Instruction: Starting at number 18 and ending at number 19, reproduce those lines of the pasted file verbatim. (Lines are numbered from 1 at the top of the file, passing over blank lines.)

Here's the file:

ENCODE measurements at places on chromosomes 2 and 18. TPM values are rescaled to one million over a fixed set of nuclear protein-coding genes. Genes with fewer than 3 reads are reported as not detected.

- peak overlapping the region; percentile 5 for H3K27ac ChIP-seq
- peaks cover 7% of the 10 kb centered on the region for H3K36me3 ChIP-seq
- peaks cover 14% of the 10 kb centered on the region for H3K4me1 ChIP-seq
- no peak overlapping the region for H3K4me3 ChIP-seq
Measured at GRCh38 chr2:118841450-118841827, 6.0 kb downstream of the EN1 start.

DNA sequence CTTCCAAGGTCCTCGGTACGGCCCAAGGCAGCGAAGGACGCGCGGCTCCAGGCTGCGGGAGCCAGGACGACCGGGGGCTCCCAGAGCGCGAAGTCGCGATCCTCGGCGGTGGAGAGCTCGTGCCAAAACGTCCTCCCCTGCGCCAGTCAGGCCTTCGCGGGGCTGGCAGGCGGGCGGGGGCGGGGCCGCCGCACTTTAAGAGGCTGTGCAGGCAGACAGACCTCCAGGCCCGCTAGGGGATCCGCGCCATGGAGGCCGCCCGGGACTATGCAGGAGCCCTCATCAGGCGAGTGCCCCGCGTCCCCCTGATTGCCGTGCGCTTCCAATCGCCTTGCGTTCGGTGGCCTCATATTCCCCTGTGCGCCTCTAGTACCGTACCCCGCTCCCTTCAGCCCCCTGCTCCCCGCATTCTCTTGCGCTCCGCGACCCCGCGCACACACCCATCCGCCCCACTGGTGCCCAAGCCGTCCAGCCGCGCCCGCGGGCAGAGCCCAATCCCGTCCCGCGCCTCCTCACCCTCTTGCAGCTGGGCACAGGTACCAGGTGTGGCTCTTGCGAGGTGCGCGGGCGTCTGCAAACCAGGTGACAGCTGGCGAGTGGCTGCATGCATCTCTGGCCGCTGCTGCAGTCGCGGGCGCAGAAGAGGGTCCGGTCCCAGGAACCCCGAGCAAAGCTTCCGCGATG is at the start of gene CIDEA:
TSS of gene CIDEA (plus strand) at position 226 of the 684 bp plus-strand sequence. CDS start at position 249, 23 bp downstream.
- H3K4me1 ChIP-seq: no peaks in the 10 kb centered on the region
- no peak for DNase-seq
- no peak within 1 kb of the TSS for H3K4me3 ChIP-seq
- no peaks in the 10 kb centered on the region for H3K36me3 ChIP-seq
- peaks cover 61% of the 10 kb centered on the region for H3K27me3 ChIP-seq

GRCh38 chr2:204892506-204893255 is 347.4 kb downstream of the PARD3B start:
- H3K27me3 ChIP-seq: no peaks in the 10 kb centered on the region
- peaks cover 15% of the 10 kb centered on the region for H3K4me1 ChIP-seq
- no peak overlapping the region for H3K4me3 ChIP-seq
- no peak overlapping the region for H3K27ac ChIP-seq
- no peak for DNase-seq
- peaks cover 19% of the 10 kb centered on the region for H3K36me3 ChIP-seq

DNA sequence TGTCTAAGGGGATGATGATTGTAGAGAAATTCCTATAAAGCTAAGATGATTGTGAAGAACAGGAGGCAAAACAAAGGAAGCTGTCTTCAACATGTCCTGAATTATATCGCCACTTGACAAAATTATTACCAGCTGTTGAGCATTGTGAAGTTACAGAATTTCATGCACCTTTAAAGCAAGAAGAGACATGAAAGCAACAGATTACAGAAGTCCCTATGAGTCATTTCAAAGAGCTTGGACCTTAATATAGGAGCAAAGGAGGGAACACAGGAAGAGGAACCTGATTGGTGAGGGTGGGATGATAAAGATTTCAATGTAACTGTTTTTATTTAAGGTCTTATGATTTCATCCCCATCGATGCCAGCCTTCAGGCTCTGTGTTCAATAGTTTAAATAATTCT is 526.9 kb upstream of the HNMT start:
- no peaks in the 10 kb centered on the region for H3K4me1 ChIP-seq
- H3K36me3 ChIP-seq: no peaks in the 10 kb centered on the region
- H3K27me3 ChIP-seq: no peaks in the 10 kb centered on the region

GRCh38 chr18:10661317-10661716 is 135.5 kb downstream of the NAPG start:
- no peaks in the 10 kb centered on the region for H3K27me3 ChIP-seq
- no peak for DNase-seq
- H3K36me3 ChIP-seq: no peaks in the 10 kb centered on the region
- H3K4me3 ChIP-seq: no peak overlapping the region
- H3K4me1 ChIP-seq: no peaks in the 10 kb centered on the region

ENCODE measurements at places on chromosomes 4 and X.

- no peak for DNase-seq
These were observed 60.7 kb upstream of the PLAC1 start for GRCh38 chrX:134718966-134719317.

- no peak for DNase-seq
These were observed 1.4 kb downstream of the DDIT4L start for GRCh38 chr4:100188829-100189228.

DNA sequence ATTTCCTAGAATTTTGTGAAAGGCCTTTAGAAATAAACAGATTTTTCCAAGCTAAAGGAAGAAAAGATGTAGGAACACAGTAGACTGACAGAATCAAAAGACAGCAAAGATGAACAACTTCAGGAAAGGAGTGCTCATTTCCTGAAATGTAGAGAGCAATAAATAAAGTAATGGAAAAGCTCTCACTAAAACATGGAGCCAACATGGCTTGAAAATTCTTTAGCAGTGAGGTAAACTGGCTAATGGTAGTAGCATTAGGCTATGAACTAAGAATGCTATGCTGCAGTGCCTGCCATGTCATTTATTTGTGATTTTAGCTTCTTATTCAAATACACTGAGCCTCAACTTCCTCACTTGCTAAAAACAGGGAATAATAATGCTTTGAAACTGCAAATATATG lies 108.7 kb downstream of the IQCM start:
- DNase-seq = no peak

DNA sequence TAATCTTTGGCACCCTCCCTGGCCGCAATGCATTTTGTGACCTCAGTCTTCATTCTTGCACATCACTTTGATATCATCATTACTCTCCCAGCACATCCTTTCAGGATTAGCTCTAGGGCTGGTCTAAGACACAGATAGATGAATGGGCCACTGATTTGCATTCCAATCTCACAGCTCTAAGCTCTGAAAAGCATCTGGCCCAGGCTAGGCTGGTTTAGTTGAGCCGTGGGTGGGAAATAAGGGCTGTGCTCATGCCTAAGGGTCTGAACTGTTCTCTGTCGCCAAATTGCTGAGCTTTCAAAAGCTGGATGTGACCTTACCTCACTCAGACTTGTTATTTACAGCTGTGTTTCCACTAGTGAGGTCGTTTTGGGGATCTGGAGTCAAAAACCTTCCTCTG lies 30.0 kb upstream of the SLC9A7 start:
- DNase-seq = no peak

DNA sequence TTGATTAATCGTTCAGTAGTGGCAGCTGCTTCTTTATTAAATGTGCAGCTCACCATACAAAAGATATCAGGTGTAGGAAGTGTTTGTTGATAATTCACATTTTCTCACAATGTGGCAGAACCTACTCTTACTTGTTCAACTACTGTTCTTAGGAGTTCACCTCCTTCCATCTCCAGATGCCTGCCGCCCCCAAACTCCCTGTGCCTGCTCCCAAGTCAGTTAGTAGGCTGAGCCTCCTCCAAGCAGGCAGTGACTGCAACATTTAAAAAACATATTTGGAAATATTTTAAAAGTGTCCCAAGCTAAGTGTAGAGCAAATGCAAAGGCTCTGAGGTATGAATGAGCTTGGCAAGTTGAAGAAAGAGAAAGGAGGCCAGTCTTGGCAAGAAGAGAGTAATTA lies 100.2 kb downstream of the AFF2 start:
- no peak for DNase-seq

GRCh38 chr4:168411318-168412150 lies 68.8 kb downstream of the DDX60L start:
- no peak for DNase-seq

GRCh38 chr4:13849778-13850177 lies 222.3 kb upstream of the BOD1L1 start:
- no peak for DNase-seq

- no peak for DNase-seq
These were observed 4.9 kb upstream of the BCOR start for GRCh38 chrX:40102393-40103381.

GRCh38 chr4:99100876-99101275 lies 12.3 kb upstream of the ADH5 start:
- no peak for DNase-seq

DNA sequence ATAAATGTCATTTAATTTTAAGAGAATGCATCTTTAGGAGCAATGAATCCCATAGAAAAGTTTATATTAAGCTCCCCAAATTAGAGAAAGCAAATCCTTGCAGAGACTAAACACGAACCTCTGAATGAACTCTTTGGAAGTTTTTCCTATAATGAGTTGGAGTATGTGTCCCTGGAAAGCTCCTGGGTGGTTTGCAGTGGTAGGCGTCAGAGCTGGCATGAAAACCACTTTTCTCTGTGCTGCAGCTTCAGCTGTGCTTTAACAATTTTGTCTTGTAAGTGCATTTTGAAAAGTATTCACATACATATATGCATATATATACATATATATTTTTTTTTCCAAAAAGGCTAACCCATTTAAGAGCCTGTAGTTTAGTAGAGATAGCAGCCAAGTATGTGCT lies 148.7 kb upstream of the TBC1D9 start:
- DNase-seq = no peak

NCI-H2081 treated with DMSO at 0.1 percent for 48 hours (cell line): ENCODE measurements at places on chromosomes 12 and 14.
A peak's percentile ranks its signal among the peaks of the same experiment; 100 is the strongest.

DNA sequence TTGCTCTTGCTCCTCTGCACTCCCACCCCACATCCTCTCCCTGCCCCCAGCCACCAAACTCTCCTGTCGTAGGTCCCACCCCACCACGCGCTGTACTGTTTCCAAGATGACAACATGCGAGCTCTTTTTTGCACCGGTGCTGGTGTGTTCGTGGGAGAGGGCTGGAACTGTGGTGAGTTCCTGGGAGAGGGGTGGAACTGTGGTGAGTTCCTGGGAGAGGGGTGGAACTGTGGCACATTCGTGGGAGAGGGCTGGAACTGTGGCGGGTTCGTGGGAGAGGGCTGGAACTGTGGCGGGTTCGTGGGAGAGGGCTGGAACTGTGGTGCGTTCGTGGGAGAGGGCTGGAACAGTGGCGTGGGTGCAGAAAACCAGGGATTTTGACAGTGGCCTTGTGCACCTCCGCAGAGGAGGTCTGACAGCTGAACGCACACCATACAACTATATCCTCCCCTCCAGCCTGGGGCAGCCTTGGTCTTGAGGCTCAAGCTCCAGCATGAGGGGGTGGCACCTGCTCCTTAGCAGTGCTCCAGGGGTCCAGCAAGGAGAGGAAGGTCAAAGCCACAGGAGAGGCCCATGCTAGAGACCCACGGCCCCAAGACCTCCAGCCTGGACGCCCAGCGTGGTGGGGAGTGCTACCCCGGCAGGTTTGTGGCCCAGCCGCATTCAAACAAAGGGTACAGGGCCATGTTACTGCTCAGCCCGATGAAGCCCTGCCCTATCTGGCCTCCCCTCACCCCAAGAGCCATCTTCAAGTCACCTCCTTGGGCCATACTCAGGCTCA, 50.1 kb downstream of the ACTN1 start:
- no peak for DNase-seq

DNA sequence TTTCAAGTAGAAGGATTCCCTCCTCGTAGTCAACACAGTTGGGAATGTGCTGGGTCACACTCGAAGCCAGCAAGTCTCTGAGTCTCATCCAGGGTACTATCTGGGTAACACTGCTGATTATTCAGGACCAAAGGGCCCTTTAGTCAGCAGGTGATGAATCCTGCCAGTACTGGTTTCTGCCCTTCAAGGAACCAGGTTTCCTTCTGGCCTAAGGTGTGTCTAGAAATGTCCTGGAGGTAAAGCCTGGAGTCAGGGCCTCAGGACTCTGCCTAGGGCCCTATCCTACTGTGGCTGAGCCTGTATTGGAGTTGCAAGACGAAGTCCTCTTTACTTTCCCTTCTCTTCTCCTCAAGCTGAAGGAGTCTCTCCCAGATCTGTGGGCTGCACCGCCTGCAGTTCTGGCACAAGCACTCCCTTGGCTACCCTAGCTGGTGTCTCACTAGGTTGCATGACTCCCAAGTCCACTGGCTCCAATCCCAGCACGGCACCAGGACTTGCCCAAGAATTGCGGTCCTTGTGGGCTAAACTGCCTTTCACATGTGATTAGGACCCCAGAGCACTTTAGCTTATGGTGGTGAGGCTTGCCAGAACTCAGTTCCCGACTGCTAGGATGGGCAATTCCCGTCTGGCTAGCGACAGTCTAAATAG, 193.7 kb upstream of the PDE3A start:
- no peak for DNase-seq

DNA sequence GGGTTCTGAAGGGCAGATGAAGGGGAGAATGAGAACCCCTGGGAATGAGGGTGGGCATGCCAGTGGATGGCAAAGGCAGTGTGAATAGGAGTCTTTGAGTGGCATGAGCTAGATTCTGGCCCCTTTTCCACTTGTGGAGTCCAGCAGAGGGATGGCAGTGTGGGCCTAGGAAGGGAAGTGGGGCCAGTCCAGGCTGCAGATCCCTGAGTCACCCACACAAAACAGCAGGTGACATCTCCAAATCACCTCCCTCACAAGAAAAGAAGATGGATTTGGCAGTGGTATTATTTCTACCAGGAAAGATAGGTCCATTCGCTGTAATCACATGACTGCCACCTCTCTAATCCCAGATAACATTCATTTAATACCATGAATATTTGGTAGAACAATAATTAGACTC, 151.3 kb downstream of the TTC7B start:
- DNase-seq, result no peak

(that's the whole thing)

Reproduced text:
- no peak overlapping the region for H3K27ac ChIP-seq
- no peak for DNase-seq